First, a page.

It doesn’t take the strength of a gorilla to stretch the line either. You can actually feel the line lengthen and stretch between you hands. When it’s tight, stop pulling, then grab the next three feet and do the same. I like Maxima Chameleon because it relaxes easily and remains that way for a long time.
Third — The Pinky Cradle
Even with the coils eliminated, the mono (or a thin competition fly line) can jump inside the gap of a fly reel. I use my pinky finger to cradle and guide the line being wound back onto the spool. When I do this, the line simply cannot pull through the gap. It’s a foolproof solution. If you get into this habit, the pull-through will never happen to you again.
Fourth — A Better Reel
I use the pinky cradle all the time — until I don’t. Even though it’s an ingrained habit for me, there are times when I fail to get the line under my pinky before reeling. Since life’s a son-of-a-bitch, this usually happens after hooking a big fish, and I have ten feet of leader that I quickly want on the reel. The pull-through in moments like these is a disaster. Sad, sad times, my friends.
My Lamson Konic rarely experienced the pull through until I had about five years of hard use on it. Then the gaps grew larger, and the mono slipped through easier. I’ve talked with all the Troutbitten guys about this, along with many other die hard anglers who fish the Mono Rig or comp lines. The pull-through has happened to just about everyone. Some high-end reels have smaller gaps in the cage. Newer reels that haven’t been dropped on rocks multiple times also seem to perform better.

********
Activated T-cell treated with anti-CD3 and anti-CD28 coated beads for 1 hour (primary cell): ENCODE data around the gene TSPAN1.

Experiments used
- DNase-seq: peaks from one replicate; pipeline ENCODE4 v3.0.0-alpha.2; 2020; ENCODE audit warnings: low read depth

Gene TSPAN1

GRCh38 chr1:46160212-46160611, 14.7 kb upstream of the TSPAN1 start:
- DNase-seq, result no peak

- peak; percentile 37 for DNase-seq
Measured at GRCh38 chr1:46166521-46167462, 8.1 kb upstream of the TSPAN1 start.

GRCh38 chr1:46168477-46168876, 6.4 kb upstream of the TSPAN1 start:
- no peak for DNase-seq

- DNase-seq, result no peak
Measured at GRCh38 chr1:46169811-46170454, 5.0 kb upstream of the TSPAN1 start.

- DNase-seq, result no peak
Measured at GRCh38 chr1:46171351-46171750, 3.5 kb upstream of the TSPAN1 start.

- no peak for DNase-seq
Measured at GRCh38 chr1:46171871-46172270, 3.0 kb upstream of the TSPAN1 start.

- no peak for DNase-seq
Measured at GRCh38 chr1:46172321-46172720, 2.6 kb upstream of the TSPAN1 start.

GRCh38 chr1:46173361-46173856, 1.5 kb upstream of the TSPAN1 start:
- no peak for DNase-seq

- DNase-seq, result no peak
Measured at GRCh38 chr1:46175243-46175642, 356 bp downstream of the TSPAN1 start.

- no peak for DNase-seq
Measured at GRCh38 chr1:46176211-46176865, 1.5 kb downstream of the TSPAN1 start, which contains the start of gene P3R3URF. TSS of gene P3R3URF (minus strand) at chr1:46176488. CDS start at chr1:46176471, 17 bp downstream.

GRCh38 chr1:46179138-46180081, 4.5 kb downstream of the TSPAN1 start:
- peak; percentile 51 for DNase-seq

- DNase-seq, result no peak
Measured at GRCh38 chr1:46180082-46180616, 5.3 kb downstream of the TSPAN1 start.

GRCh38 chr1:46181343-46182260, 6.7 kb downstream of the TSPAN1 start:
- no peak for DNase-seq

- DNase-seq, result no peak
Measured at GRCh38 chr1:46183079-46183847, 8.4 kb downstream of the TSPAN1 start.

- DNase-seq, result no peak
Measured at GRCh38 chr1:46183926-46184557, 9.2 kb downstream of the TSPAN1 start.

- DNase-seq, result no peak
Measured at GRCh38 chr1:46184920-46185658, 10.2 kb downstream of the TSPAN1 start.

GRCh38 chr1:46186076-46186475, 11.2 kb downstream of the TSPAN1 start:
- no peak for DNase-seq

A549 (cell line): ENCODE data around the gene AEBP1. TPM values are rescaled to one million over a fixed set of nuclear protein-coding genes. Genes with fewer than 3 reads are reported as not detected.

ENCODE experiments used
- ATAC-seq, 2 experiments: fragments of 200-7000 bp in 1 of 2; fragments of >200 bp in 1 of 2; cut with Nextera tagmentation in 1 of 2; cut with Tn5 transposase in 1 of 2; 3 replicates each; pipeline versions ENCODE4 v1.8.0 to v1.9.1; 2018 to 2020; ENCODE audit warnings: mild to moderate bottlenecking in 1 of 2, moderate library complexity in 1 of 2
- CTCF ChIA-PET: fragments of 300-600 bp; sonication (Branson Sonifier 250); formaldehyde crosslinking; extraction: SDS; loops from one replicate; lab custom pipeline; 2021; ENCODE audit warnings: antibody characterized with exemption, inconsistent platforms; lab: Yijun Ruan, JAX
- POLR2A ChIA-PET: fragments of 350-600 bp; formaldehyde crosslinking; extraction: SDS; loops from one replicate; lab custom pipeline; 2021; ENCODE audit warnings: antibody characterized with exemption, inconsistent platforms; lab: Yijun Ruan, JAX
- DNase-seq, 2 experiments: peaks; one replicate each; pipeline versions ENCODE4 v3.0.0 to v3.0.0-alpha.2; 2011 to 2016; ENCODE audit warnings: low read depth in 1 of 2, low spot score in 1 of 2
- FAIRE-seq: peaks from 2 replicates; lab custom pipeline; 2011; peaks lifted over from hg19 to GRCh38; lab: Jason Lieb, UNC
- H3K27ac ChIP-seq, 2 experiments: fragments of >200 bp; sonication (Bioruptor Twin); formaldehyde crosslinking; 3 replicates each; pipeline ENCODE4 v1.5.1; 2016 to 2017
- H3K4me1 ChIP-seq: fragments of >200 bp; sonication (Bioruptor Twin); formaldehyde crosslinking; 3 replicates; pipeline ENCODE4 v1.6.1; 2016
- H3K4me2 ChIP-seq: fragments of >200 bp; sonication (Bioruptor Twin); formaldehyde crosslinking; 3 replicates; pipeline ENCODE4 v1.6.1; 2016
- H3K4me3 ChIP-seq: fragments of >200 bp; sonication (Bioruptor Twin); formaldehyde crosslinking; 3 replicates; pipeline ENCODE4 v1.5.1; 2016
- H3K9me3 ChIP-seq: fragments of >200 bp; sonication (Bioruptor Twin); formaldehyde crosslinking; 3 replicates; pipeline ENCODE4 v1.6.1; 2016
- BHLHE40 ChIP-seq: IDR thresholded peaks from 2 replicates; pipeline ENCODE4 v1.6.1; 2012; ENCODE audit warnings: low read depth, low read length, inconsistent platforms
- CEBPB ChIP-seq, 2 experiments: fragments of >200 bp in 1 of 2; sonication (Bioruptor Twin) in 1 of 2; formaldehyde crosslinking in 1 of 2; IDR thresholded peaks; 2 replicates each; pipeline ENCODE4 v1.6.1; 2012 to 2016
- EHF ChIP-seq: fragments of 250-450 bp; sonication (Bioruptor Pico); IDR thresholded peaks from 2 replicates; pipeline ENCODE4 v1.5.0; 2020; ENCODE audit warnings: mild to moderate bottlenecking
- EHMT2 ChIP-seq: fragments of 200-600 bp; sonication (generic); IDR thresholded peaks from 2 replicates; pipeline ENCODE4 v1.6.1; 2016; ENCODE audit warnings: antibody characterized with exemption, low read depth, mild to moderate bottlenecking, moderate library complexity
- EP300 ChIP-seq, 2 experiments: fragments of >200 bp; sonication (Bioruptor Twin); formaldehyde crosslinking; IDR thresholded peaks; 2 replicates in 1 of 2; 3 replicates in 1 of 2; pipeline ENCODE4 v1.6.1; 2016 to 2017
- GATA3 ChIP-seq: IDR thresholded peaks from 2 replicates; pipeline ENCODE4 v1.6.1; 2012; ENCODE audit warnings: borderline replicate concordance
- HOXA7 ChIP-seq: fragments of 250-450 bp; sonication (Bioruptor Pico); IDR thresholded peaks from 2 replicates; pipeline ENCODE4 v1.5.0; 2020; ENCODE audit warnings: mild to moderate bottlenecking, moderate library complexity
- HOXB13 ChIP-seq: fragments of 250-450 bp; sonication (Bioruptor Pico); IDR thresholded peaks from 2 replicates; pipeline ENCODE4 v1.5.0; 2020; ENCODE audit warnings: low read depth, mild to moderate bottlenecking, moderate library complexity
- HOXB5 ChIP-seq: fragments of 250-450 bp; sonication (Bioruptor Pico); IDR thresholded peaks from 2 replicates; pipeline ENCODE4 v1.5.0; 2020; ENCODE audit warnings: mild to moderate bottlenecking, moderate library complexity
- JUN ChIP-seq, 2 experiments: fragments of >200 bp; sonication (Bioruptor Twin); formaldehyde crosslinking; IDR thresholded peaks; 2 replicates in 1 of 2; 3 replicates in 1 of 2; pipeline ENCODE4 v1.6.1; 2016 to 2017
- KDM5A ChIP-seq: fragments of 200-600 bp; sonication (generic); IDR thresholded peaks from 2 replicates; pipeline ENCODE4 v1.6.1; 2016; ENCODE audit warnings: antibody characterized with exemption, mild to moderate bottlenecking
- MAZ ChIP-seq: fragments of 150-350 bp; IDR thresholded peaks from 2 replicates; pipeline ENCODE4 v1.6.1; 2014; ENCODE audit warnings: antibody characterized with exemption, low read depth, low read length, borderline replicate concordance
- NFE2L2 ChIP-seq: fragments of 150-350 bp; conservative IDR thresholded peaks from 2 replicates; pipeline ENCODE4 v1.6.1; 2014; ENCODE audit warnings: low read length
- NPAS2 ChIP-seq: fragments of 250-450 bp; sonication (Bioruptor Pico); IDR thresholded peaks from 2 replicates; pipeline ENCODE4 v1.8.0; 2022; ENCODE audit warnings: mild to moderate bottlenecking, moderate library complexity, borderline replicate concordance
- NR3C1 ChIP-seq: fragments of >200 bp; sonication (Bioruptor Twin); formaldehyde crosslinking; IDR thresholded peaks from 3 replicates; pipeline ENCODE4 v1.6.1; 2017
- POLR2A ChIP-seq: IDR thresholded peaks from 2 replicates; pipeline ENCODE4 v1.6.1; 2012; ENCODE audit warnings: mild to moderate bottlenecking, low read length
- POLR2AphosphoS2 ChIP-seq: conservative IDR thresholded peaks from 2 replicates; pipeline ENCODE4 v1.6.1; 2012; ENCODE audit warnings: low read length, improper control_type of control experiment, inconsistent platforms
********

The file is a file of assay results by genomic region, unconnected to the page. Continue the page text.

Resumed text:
Pat Weiss told me about full cage reels, so I checked them out. Most full cage reels are designed for Spey fishing and much larger species of fish, so they are too heavy to balance with trout rods. But the Sage 3850 is an excellent reel that balances well with both of my main rods for the Mono Rig. The full cage design essentially does the job of the pinky cradle for you. Unfortunately, Sage discontinued the 3850, but you can still find them on eBay. That’s where I got mine.
I will mention that the full cage reel is still not a perfect solution. Although the pull-through cannot happen in the normal way, I’ve had the line slip into the inner back gap of the reel and onto the spindle a few times. It happens when I stash the line under my arm with some slack, to retie knots or attach a new fly. It’s unusual, but it does happen. I still love my 3850.
To Whom It May Concern
Please bring back the 3850.
The Troutbitten Family
** UPDATE: Spring, 2020 ** Sage now manufactures a full cage reel called the TROUT. It’s excellent. And you can find my full write up on the Sage TROUT in the article below.
There’s no denying it; the pull-through is a pain-in-the-ass. When you look down to see the line has slipped through the crack and looped around the spindle, you know you have to remove the spool and fix it. Depending on the reel and the spool release mechanism, it’s either a quick slide off and on, or you’re in for a lengthy bank-sit and some tedious untangling.
However, if you incorporate all four of the above fixes, you’ll have a perfect solution to the problem … almost.
Enjoy the day.
T R O U T B I T T E N